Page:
Summary: The end of John’s gospel calls me (and you I pray) to be committed to Jesus, committed to the truth about Jesus, and committed to the story of Jesus - past present and future.
If you’re anything like me then there will be some film you’ve seen or some book you’ve read and when it was finished you were ready for more! “I can’t wait for the next book” or “I wonder what’s going to happen next.” Well, we have just heard read to us the last words in the gospel of John the evangelist, sometimes referred to as “the disciple whom Jesus loved” (21:20); and regardless of how high your spiritual excitement may currently be, I am praying that over the course of the next few minutes you will be ready for more.
John’s gospel takes up about 30 or so pages in most small print English translations of the Bible and throughout the book John is very careful not to draw too much attention to him self. His book has focused upon signs which reveal the identity of Jesus, and it draws to a close with a challenge; it’s a challenge to follow (21:22) and it’s a challenge to true commitment.
To put the end of John’s gospel into context Jesus has just restored Peter (21:15-19). Just before Jesus was crucified Peter was accused three times of being a friend or an associate or a disciple of Jesus. Presumably to avoid being arrested himself Peter denied knowing Jesus (18:15-27); but after his resurrection Jesus came alongside Peter in an incident which must encourage us when we fail and when we let God (and people) down. 3 times Jesus asked Peter if he loved him and 3 times Peter responded, “Lord you know that I love you” (21:15-17). 3 times of failure are replaced by 3 statements of love from Peter to Jesus; and Jesus commissions Peter to be a pastor and a teacher in the Church which will flourish after Jesus has ascended to the Father; but more than that – Jesus has just foretold the way in which Peter will die, crucified as a martyr. Not an end any of us would wish for, but nonetheless the end which some Christians are facing around the globe in 2007 because they follow Jesus.
For example on 18 April 2007 three men were found murdered in an office in Turkey. The men worked for a company which publishes Bibles and other Christian books. I will not go into the details of the awful things that were done to them which led to their deaths; but it has quickly become clear that the three men were murdered because they are Christians who are involved in spreading the Good News of Jesus via the printed word. Peter was to die in such a manner and it is hard for us to imagine what we would do if we knew such personal information about the future.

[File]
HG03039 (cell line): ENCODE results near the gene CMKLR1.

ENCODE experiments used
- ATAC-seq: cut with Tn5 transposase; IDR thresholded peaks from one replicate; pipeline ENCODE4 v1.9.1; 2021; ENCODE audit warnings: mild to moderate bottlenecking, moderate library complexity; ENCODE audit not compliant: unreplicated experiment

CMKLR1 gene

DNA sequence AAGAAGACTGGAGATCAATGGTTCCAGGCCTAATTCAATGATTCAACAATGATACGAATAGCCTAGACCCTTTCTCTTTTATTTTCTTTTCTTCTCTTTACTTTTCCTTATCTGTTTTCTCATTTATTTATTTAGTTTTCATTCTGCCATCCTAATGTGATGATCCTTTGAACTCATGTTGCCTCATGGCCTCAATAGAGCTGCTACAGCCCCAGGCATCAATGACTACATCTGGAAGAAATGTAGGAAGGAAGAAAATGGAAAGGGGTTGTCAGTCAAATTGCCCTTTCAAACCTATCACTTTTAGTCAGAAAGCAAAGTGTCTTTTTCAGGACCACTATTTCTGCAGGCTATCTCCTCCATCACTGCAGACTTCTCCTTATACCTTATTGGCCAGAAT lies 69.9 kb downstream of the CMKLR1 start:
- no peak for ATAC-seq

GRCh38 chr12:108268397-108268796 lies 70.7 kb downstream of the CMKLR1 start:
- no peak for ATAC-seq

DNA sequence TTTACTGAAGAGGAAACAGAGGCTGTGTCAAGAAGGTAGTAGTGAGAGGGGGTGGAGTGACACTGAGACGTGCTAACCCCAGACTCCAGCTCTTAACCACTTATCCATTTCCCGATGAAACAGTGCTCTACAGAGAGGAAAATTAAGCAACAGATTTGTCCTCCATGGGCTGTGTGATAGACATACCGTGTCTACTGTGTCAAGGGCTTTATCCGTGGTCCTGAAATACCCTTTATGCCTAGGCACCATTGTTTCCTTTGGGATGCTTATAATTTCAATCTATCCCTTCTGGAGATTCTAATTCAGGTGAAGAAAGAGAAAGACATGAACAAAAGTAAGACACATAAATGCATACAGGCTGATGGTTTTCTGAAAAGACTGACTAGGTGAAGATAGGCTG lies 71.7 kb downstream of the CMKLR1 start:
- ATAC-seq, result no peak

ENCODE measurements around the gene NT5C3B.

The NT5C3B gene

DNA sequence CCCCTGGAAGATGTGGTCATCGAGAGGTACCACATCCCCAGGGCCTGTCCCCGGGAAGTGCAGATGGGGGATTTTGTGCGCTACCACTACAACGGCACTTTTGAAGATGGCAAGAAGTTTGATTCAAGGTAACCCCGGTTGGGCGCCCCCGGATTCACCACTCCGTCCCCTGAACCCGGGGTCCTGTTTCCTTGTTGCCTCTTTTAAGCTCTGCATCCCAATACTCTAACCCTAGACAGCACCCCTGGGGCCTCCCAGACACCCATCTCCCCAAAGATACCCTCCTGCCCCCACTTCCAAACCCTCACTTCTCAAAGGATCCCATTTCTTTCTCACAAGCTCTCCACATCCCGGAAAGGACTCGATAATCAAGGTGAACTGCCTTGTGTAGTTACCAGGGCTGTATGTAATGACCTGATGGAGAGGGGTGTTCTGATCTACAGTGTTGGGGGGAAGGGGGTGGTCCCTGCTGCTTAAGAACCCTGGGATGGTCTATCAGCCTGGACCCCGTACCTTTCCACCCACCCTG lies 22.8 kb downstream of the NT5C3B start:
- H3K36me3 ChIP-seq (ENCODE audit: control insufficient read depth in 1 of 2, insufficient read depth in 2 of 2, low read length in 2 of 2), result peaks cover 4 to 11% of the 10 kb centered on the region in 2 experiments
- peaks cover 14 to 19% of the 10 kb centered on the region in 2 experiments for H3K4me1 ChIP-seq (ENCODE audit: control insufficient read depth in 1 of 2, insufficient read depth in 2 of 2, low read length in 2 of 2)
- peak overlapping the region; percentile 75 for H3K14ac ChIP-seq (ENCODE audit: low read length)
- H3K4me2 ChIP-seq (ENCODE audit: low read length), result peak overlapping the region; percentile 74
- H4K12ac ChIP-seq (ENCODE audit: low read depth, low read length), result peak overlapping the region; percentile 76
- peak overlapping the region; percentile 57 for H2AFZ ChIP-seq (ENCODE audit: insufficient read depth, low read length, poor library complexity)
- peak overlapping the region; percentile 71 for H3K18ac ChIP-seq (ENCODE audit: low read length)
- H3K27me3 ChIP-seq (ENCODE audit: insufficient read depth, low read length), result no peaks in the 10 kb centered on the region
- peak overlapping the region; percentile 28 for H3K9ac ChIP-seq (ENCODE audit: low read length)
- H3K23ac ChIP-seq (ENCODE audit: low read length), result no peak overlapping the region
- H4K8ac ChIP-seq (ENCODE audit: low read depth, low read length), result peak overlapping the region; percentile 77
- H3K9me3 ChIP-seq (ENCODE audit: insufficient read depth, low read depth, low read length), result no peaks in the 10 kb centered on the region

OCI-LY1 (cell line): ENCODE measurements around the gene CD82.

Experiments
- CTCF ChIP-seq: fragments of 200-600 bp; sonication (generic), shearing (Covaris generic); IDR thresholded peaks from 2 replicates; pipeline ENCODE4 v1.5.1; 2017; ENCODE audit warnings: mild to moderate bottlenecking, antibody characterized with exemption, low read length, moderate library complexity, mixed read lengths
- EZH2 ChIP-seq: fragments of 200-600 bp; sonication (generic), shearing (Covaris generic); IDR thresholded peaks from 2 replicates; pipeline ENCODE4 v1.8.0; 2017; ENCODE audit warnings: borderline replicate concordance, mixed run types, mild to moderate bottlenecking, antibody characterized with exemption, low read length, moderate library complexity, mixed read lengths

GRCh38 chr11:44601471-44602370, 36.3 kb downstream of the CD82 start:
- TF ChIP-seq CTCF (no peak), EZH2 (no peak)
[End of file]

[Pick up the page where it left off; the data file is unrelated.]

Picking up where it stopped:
It is within these circumstances that Peter looks around (21:20) and sees “the disciple whom Jesus loved”. In other words Peter sees the author of this gospel and armed with information about his own future he asks of Jesus, “Lord, what about him?” (John 21:21). I don’t suppose we’ve got any inquisitive or nosey people here this morning have we; (said with more than a hint of sarcasm)!
Jesus has just charged Peter with teaching and caring for the early Church and has told him that he will die as a martyr and Peter wants to know what will become of John, the beloved disciple; John the one to whom Jesus entrusted his own mother Mary; John the one who would later write a gospel and write letters to churches which also appear in the Bible. “Lord”, asked Peter, “What about him?”
Jesus in essence says, “Peter, mind your own business. It’s nothing to do with you.” His actual words were: “If I want him to remain alive until I return, what is that to you? You must follow me.” I mentioned earlier the word ‘commitment’. God wants us to be committed to Him whatever may or may not be going on in the lives of other people who may or may not be committed to him. As the write to the Hebrews says, “Let us fix our eyes on Jesus, the author and perfecter of our faith, who for the joy set before him endured the cross, scorning its shame …”
“…and sat down at the right hand of the throne of God. Consider him who endured such opposition from sinful men, so that you will not grow weary and lose heart” (Hebrews 12: 2-3).
Our primary commitment is to Jesus. He is Lord of his Church, and if people let us down, or if people seem to be more successful than us, or if people do not seem to suffer in the way that we do, or if people have different gifts and abilities we are called to fix our eyes upon Jesus. He says to me and he says to you, “You must follow me.” Our commitment is to Jesus.